Explained: What new Premier League ownership and director rules could mean for Newcastle and future takeovers

Amanda Staveley Mehrdad Ghodoussi Newcastle
The refreshed Premier League owners' and directors' test will tighten regulations for potential investors and current owners.
  • New test will check for human rights' abuses
  • Must be passed yearly by current owners
  • Premier League hopes it adds transparency

WHAT HAPPENED? After an outcry from Amnesty International and other human rights groups following the Saudi Arabia's Public Investment Fund-led takeover of Newcastle, the Premier League has unveiled stricter criteria for starting and maintaining ownership of clubs in the division.

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WHAT ARE THE NEW RULES? The newly-released guidelines place more of an emphasis on human rights records from potential and current owners. Specifically, the league can block directors if they are deemed to have been involved in a "disqualifying event."

WHAT IS CONSIDERED A DISQUALIFYING EVENT? The league revealed a list of disqualifying events:

  • Individuals/companies subject to Government sanctions
  • Involvement with human rights abuses
  • Criminal offences, extended to: violence, corruption, fraud, tax evasion and hate crimes
  • Suspension from any of the following groups: Charity Commission, FCA, Prudential Conduct Authority, HMRC and Gambling Commission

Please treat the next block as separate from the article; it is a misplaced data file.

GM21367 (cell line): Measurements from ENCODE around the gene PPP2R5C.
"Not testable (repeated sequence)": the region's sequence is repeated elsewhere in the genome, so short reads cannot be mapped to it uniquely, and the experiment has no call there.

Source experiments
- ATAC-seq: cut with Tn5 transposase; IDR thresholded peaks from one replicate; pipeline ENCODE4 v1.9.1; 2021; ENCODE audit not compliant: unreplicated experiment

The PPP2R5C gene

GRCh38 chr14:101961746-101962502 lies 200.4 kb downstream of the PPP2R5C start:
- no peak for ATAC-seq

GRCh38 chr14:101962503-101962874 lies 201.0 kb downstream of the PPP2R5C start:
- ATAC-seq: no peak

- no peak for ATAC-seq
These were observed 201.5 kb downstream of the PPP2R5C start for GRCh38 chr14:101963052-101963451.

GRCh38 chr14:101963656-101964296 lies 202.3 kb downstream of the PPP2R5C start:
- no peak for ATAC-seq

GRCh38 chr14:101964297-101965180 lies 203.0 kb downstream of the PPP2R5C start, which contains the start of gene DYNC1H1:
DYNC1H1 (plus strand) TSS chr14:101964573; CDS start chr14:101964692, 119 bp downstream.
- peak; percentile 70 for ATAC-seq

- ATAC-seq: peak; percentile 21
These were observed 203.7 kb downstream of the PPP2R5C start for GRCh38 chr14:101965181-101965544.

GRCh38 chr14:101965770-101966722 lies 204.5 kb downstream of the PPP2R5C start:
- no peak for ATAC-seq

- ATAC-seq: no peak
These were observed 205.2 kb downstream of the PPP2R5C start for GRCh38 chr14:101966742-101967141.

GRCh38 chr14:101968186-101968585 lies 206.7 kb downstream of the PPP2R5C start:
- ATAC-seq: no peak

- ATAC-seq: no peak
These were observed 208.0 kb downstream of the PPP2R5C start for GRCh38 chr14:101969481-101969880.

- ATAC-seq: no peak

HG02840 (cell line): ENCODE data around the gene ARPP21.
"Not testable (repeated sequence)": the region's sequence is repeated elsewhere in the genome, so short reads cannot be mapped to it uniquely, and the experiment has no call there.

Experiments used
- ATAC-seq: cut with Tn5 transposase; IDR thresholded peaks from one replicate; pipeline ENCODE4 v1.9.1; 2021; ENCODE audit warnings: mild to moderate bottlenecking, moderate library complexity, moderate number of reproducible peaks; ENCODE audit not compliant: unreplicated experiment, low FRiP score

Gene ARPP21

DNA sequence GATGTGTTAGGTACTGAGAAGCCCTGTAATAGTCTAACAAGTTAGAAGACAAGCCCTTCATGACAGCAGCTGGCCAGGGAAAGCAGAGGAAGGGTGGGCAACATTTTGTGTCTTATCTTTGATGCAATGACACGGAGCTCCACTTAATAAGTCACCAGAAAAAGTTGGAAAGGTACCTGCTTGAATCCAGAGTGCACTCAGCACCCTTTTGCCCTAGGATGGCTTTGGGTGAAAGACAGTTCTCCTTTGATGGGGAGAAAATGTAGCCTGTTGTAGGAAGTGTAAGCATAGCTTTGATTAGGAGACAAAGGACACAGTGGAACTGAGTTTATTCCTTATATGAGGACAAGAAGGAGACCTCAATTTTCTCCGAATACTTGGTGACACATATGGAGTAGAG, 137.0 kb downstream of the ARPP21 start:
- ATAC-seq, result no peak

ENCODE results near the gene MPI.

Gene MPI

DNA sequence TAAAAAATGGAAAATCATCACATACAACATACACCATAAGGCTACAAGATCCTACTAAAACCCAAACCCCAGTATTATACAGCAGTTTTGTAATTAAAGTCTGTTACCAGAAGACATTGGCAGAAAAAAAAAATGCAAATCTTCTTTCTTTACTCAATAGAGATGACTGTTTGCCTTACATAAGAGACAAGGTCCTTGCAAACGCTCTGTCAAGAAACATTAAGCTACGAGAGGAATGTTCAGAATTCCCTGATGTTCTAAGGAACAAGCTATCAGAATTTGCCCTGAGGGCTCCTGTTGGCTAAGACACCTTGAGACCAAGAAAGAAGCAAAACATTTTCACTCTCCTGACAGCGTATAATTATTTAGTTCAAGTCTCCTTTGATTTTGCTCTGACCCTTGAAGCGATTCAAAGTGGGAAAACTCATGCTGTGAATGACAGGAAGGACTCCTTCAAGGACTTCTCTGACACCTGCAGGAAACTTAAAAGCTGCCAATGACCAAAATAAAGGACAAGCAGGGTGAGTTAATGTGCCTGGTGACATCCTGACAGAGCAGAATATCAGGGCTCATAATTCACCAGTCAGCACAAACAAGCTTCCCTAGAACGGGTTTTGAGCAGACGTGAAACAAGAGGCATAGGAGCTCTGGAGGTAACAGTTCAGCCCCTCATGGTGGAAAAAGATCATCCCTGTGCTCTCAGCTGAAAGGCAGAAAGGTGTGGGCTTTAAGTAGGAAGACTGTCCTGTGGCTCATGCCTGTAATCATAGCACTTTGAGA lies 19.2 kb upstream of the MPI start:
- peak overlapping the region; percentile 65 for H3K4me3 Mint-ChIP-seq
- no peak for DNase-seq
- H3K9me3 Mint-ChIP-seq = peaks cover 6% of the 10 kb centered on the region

• Any financial issues deemed to potentially lead to insolvency. The league will also allowed to be able to take action against individuals involved in previous insolvencies
  • Being under investigation for any of the above disqualifying events

WHAT COULD THIS MEAN FOR CURRENT CLUBS? Existing Premier League owners will now be subject to annual checks based on the criteria. That could leave clubs such as Newcastle - whose ownership group have been accused of a connection with alleged human rights' abuses in Saudi Arabia - called into question.

WHAT COULD THIS MEAN FOR FUTURE TAKEOVERS? The new regulations will inevitably be associated with the potential purchase of Manchester United. Qatari billionaire Sheikh Jassim bin Hamad Al Thani is among the bidders for the club, and could possibly be blocked from a potential takeover.

THE BIGGER PICTURE: Premier League clubs approved the rules on Thursday, and they will come into effect immediately. It is hoped that the new regulations will also lead to some more transparency on the takeover process, Sky Sports' Kaveh Solhekol said.

WHAT'S NEXT? The rules will be implemented immediately and will be applied to those involved in the bidding to be the next man United owner - as well as retroactively to the likes of Newcastle and Manchester City.